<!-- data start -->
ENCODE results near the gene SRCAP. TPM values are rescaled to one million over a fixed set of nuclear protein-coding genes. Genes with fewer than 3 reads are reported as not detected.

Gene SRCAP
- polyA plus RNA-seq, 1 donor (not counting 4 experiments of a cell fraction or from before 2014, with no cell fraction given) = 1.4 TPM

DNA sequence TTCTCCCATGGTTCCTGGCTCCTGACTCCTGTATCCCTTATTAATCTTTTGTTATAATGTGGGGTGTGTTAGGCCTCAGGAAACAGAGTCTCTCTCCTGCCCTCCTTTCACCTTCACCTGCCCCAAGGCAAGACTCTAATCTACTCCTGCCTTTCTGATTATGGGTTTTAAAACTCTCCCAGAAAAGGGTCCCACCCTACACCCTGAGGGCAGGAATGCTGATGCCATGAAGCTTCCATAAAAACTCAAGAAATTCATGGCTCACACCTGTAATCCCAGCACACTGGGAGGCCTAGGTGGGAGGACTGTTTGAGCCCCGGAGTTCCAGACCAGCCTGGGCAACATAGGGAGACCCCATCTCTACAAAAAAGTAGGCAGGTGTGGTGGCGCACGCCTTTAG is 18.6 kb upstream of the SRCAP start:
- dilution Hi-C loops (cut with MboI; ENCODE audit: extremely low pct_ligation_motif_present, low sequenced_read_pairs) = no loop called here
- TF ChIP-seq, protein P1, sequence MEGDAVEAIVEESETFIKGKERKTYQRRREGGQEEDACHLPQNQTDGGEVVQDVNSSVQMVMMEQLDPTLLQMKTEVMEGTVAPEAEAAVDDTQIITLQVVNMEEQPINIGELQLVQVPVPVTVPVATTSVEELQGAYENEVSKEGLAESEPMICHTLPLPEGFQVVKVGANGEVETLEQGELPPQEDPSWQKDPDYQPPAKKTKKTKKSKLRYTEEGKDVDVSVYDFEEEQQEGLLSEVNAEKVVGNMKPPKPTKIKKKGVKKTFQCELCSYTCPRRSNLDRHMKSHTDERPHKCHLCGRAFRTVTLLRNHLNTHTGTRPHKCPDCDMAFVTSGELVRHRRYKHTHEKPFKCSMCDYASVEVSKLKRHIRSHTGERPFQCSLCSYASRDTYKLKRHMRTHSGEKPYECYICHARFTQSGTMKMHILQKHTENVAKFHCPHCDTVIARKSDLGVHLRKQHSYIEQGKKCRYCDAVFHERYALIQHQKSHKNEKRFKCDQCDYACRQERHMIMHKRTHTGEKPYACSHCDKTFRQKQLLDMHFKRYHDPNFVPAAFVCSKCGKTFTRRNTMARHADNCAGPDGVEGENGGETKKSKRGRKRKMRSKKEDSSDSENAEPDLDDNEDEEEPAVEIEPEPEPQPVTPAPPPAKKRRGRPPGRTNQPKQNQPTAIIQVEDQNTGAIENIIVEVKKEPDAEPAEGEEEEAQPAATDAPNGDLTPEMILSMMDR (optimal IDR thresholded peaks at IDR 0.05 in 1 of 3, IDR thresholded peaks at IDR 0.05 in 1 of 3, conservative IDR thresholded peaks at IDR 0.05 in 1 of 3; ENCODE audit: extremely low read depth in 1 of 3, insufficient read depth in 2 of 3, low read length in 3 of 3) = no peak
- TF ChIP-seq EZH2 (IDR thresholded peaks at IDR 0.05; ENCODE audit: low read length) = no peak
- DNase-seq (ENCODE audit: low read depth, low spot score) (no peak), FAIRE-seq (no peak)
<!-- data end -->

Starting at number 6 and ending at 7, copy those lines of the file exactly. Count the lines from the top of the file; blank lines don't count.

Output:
- TF ChIP-seq, protein P1, sequence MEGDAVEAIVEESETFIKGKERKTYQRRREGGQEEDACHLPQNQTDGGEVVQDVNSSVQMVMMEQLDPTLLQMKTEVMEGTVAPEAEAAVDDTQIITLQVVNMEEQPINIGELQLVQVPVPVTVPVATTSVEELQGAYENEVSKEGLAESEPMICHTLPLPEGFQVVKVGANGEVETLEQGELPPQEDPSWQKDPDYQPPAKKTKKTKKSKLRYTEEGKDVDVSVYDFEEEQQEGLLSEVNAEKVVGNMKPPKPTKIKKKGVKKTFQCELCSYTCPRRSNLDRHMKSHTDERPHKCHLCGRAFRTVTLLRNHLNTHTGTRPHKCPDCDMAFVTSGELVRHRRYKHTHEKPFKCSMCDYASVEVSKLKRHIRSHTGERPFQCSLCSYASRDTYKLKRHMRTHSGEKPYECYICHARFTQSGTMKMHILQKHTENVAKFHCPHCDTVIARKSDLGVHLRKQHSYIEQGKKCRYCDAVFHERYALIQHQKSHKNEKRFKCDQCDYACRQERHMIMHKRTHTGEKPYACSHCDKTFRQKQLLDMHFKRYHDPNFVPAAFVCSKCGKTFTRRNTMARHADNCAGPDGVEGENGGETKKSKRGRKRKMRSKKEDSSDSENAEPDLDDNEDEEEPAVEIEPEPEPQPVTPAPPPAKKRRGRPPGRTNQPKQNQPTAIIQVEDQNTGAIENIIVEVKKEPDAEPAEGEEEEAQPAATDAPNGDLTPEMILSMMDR (optimal IDR thresholded peaks at IDR 0.05 in 1 of 3, IDR thresholded peaks at IDR 0.05 in 1 of 3, conservative IDR thresholded peaks at IDR 0.05 in 1 of 3; ENCODE audit: extremely low read depth in 1 of 3, insufficient read depth in 2 of 3, low read length in 3 of 3) = no peak
- TF ChIP-seq EZH2 (IDR thresholded peaks at IDR 0.05; ENCODE audit: low read length) = no peak